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I told mine...several years ago (after an incident with the youngest), do it right the first time and then you will only have to do it once. BUT it better not be your fault. If I have proof it is then WE will be having words. Otherwise you can stay home for that suspension period and eat ice cream. I really really hate bullying and after the last time I got pissed off enough to write the school a letter starting from the superintendent and going to the school board on down the list... it STOPPED. And it didn't hurt that the last time my youngest was bullied... for a year before she finally did something, she round housed the little turd and dislocated his JAW. It only took 1 kick and everyone in school knew not to mess with her. Worked real well for me.
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Old 05-11-2009, 09:22 PM
 
Location: Australia
1,492 posts, read 2,661,292 times
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First support your daughter. Irrespective of whether she was right or wrong. She feels victimised and to that end, she needs to know that you love her and support her.

On the bullying thing. I think that you should report incidents of bullying in writing to the office. That way when your daughter fights back, there is a paper trail that supports her.

On the punishment thing. Have that argument with the school but not with your daughter present.
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Old 05-11-2009, 10:16 PM
 
Location: Denver 'burbs
21,164 posts, read 22,173,148 times
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The school is just following through with it's policies. It often times, cannot determine who started what etc etc. If they had to determine who started each and every fight/argument, there would be no teaching or learning going on. So the easy answer is, both parties get suspended. Otherwise, the administration would be mired down in teenaged drama every day and be accused of favoritism toward the students they know more than likely did not start the fight. They are between a rock and a hard place. I really wouldn't worry about the suspension so much. The administration more than likely does know who the troublemaker is but it's hands are tied. Your DD does deserve to protect herself and the school should be able to give her "alternatives" (hah). I would indeed ask them what they intended to do about the bullying and keep records of everything that has happened and their response. Let them know you are doing this. And I would certainly tell DD she was within her rights to protect herself, suspension or not.
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Old 05-11-2009, 11:07 PM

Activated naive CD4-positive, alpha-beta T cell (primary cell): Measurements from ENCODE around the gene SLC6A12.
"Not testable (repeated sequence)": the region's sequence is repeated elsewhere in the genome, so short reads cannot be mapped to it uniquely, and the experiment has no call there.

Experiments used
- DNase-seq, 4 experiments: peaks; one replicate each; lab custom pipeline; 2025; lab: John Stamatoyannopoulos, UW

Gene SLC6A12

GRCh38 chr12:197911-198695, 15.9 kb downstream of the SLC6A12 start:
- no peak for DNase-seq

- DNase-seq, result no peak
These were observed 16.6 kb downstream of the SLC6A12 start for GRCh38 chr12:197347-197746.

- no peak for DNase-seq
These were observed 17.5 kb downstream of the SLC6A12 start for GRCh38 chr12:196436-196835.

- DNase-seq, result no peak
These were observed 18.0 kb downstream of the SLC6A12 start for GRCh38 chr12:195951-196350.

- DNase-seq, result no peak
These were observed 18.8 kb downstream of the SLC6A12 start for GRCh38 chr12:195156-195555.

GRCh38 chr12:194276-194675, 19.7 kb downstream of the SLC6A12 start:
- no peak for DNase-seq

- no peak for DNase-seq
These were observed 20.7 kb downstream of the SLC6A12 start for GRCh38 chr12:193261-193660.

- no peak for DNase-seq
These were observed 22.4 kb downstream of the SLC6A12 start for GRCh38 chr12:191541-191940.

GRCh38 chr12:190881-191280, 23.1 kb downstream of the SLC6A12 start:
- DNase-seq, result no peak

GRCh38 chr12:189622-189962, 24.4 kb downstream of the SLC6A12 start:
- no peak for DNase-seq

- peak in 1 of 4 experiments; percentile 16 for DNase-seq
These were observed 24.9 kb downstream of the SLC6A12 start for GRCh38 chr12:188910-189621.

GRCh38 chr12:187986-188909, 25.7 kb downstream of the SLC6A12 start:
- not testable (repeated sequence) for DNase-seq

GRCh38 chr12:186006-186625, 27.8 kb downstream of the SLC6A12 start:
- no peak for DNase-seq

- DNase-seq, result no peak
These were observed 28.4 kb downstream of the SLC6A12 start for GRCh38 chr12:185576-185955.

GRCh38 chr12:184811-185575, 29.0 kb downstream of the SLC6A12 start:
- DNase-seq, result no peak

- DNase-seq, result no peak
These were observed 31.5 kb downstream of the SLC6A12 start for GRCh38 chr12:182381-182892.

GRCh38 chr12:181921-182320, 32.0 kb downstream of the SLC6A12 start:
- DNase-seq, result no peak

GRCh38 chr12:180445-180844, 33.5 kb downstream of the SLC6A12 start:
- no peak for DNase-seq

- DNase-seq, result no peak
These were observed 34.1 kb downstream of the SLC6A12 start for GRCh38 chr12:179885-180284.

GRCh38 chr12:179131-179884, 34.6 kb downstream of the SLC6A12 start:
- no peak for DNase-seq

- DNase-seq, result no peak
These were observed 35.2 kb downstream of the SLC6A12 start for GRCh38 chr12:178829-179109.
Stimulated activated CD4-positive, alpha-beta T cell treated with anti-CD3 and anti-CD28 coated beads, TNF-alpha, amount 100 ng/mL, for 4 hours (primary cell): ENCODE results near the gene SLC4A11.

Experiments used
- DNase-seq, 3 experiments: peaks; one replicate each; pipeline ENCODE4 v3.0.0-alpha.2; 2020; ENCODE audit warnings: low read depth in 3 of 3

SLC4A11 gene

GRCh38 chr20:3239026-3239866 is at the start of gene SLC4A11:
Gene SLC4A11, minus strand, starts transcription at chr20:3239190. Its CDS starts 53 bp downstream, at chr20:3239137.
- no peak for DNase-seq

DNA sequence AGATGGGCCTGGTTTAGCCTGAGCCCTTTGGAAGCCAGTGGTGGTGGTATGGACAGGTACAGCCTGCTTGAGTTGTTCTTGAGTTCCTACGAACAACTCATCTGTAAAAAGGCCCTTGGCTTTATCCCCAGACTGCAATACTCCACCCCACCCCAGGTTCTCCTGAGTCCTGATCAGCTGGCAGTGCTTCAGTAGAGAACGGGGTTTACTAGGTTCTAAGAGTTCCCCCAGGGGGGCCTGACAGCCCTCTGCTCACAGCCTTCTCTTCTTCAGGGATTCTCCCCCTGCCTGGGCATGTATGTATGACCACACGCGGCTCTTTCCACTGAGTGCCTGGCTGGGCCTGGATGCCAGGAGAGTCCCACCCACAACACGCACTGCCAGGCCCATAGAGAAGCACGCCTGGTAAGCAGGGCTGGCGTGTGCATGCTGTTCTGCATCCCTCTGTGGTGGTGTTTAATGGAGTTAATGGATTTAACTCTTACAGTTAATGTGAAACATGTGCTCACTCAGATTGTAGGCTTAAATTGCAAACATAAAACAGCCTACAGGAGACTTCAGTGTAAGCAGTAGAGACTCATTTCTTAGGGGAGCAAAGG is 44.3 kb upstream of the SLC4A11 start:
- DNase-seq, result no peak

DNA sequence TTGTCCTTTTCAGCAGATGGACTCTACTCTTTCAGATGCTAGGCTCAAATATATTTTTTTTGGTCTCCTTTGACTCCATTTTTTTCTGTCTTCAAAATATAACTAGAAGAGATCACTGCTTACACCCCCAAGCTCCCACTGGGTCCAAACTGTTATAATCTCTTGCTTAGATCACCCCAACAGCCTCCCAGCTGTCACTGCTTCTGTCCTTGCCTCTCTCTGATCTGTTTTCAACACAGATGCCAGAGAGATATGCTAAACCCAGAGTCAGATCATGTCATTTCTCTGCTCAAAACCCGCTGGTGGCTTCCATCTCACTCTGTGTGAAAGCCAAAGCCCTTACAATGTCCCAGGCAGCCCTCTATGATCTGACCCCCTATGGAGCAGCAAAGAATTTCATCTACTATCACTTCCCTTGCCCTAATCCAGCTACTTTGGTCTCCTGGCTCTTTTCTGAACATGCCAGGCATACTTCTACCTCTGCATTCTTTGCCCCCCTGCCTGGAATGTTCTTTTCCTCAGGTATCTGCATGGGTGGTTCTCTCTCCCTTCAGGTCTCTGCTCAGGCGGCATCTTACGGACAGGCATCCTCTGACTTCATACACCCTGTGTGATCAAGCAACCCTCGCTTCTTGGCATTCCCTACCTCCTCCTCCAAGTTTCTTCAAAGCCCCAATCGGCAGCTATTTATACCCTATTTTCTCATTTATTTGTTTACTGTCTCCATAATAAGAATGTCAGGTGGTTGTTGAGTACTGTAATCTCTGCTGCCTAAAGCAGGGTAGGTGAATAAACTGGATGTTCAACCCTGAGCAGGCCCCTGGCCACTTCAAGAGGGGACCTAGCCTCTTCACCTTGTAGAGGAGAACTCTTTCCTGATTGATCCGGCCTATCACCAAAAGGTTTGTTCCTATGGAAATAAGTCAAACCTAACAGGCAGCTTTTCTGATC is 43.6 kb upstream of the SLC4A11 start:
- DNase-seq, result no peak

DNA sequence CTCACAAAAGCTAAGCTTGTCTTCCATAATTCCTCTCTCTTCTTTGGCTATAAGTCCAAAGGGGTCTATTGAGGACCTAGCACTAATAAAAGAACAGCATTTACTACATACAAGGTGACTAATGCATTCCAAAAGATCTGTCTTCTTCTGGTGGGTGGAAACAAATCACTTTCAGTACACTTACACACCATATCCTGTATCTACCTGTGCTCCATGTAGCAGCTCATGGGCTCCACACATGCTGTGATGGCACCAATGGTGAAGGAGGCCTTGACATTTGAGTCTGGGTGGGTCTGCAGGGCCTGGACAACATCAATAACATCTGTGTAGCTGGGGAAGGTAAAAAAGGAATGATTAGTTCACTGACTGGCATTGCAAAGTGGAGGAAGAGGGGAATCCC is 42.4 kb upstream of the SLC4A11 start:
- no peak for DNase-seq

2,542 posts, read 5,832,461 times
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I don't have time to read the posts, so I hope this is still appropriate.

It's not fair and not particularly right, but still a useful learning situation for your daughter. She knows to walk away, she knows that she can fight back if needed, and now she knows that there are consequences even when you are in the right. Throughout life she will need to make that assessment--do I do what I think is right, even though there might be consequences? Sometimes it is worth it, sometimes (like this time probably) it isn't.

Another important lesson she is learning: hold your head high and take it without complaint--people will respect you more for it.

I hope it goes well for her.
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Old 05-11-2009, 11:35 PM
 
Location: Upstate NY
1,289 posts, read 2,329,919 times
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Quote:
Originally Posted by JustJulia View Post
I must have misunderstood ... your daughter is being suspended at school? She has to sit all day in the office? How is she supposed to learn and get her work done?
Usually in in-school suspension they make you sit there and do any back-work you haven't done, and once you're all caught up on school work, they have you start going ahead and working on schoolwork that hasn't been assigned yet if they can. It's not like they make you sit there staring at a wall for a few hours, twiddling your thumbs.

Having to sit all day in the office is crap though. Most schools around here have a room for in-school suspensions and detentions or use an empty classroom, usually with a teacher on watch to make sure the students are doing schoolwork and not writing notes or something.

I'm not sure how it works at the OP's daughter's school, but I would imagine they won't make her stare at a wall.